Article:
It should be remembered that the period from late 1941 to 1943 was characterised by some wary attempts by MI6 and SOE to exchange intelligence with the NKVD, and even engage in shared subversive operations, where Soviet saboteurs were trained by SOE, and then parachuted into various European countries (Operation PICKAXE). (Attentive readers of coldspur will recall that the Radio Security Service, RSS, detected illicit use of wireless by Soviet operatives at the SOE training-centre at Brickendonbury Manor.) The head of the NKVD mission in London was the flamboyant but demanding and ruthless Colonel Chichaev. By most accounts he arrived in London, in the spirit of a cooperating alliance, in November 1941, but others indicate that he had arrived much earlier, and was perhaps acting as Gorsky’s substitute during the 1940 recall. For instance, Barros and Gregor, citing Russian archives in Double Deception, assert that, on May 14, 1941, Chichaev reported on the interpretation that Kim Philby gave him of Rudolf Hess’s arrival in Scotland (i.e. when the Soviet Union was technically still in an alliance with Germany), even though Gorsky had returned to London in November 1940. Such a claim must be treated cautiously.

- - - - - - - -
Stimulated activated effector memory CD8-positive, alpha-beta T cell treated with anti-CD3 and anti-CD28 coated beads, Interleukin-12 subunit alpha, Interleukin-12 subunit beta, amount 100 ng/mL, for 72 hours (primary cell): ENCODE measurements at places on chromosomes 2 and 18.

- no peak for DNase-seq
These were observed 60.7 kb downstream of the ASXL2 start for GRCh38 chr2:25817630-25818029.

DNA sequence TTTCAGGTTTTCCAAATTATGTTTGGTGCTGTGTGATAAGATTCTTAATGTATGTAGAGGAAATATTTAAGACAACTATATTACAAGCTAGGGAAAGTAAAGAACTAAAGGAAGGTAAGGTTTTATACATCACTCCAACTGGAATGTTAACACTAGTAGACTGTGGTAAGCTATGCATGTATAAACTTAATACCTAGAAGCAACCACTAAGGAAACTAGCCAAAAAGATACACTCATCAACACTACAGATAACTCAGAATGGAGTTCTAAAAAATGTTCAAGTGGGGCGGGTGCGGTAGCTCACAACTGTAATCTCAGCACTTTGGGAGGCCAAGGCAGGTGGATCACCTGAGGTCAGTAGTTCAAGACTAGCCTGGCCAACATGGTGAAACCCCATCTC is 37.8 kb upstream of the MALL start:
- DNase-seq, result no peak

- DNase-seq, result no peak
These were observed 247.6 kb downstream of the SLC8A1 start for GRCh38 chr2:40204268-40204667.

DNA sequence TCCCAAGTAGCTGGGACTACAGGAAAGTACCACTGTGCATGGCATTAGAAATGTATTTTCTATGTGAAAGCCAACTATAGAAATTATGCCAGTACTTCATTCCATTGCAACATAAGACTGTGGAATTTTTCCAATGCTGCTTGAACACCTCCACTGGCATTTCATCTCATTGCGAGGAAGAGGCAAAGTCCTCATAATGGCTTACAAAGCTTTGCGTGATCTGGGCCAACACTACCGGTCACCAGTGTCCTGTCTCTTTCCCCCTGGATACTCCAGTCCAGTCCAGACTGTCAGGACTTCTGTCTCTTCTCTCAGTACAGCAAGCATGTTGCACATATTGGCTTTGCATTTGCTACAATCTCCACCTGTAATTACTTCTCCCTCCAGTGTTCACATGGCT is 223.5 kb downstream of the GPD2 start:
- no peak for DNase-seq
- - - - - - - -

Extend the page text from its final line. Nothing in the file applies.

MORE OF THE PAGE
For most of the time, as The Storm and the Shield (the Mitrokhin archive) indicates, Chichaev, as a secondary legal rezident in London, worked in parallel with the NKVD’s Gorsky, who continued to handle Philby & co. until he was transferred to the USA in 1944, and was replaced by Krotov. Thus Chichaev, who, unlike Gorsky, declared his role openly to the British authorities, must also have been the Military Attaché cited in the telegrams. He performed a dual role in dealing with SOE (overtly) and communist informants within foreign government-in-exile (covertly). It would have been quite natural for British diplomatic and intelligence personnel to have been meeting him openly during the period when Gouzenko describes ELLI as being active. Liddell describes a meeting that an unnamed officer had with Chichaev in July 1943 (see below).

Colonel Chichaev